All Or Nothing
It’s funny how badly we want things to be all one way or all the other. For such maddeningly complicated creatures, we seem wired to crave the binary.
Coffee is good for you, or it’s bad for you. You love her, or you don’t. I’m overweight because of genetics, or because I eat too much and don’t exercise enough. I’m an extrovert or an introvert. A patriot or a traitor. I can be trusted, or I can’t.
My success is my responsibility, entirely in my hands, or it’s the statistical result of a rigged system. I’m latently racist, or lavishly progressive. He’s handsome, he’s creepy; she’s hot, she’s not. I’m a good teacher, or a bad one. A success, or a failure. I’m full of wisdom, or I’m full of—
Well, you get the idea. (Or you don’t.)
I see it in my students all the—
Actually, correct that. I often, but not always, see elements of this in my students. Mixed with other factors, of course. Because nothing in real life is that absolute, whether we like it that way or not.
We’ve all had those kids who seem to believe in the core of their being that nothing is, was, or could ever be their responsibility to tiniest degree. They usually have parents who feel the same way, and who let us know regularly all the things we’re doing to thwart their lil’ Boo-Boo’s success.
He’s just acting out because he’s bored, you know. Because he’s SO SMART. He was tested as gifted when he was four. He needs someone with the proper training to meet his special-gifted-smartness needs.
I couldn’t do the assignment because I wasn’t here. You didn’t tell me. I didn’t understand. I had band. I had tryouts. I had to work. I don’t have internet. Our printer’s broken – I keep telling my dad we need a new one or I’ll flunk school, but that’s not my fault.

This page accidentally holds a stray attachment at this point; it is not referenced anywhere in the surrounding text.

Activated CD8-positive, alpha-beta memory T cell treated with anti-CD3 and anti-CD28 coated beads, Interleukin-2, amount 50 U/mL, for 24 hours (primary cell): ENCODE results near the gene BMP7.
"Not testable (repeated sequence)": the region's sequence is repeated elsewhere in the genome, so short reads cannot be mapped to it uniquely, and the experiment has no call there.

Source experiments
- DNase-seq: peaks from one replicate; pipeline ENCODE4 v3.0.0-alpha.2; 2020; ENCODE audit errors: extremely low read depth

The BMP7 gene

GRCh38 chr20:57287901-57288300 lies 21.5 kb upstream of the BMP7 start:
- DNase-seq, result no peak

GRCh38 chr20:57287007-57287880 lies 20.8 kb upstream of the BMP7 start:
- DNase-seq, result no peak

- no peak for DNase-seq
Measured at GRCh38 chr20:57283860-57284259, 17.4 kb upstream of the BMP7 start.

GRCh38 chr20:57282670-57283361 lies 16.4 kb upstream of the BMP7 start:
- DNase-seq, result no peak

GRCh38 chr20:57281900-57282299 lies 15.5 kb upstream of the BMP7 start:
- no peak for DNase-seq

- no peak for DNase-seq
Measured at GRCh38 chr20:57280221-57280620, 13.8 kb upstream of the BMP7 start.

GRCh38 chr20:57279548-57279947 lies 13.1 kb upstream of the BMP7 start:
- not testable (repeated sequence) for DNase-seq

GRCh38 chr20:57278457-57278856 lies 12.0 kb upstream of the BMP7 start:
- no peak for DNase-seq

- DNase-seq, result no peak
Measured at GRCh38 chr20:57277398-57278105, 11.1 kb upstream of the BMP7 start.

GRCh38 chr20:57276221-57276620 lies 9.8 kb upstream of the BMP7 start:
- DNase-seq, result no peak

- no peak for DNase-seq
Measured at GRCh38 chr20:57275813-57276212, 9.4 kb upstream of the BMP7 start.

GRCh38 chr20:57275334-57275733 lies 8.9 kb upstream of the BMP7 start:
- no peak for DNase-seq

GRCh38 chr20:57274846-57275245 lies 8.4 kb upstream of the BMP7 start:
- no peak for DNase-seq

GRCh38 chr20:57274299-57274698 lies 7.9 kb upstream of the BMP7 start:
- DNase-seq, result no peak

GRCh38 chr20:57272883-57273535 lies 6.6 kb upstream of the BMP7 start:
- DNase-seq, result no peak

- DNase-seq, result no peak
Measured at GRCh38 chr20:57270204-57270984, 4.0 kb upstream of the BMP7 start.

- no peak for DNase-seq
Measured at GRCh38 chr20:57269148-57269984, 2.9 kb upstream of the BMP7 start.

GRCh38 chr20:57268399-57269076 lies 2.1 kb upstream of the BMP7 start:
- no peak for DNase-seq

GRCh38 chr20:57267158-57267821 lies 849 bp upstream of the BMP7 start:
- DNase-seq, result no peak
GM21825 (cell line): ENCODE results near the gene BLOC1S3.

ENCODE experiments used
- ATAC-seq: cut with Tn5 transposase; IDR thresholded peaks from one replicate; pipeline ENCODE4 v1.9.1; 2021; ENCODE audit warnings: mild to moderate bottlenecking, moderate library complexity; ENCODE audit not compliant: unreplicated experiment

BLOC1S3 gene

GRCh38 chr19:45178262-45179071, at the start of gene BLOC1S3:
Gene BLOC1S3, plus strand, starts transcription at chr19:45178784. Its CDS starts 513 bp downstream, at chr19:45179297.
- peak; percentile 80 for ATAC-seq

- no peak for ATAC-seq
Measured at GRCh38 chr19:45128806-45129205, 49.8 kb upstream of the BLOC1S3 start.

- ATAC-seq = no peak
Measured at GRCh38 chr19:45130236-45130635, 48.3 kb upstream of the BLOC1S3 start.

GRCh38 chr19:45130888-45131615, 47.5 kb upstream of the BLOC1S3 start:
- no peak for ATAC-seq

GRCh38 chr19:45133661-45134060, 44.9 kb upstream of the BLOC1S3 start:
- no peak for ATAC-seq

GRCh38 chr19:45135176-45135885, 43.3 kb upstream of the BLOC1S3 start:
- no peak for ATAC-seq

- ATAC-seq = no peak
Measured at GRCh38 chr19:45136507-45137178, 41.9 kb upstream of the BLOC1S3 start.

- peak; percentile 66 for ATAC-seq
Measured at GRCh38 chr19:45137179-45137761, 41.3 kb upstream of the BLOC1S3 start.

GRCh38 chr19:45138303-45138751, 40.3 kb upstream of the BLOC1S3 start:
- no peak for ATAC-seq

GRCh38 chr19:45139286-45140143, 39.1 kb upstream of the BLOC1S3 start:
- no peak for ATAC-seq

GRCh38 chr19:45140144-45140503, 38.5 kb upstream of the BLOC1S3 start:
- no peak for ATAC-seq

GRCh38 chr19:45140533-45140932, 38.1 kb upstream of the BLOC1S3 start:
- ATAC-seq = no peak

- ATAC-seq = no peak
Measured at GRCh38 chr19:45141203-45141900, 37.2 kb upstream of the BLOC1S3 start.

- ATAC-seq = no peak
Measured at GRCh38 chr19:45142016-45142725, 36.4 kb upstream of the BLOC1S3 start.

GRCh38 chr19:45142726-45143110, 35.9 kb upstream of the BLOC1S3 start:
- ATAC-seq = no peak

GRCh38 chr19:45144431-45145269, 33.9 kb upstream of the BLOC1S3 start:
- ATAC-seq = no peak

That’s binary. It’s declared victimization to the nth degree. The only thing surviving the constant barrage of injustice they so nobly endure is their outrage.
But honestly, I have far more little darlings on the other side. They don’t merely own their role in the whole learning-and-grades thing – they resist with holy fervor the suggestion that other factors might even play their own parts. And it’s far more prevalent when they’re struggling than when they’re succeeding.
They apologize for being tired – it’s just that sleep is a character flaw. Even protein is for students who don’t care about that biology test tomorrow. They didn’t ask for help earlier because they should have understood, if only they’d tried harder. They didn’t email because they didn’t want to bother me. They’ve never had trouble like this before – they used to be smart.
Their grit is admirable, but lacks a certain… practicality essential to long-term survival. Their solutions tend to involve brute force – texting the essay a sentence at a time. Having a friend take pictures of every page in the chapter and snapchatting it to them. Moving into foster care in hopes of being accepted by a family with reliable internet. Redoing assignments in hopes of raising all those 88% and 93% grades to something respectable.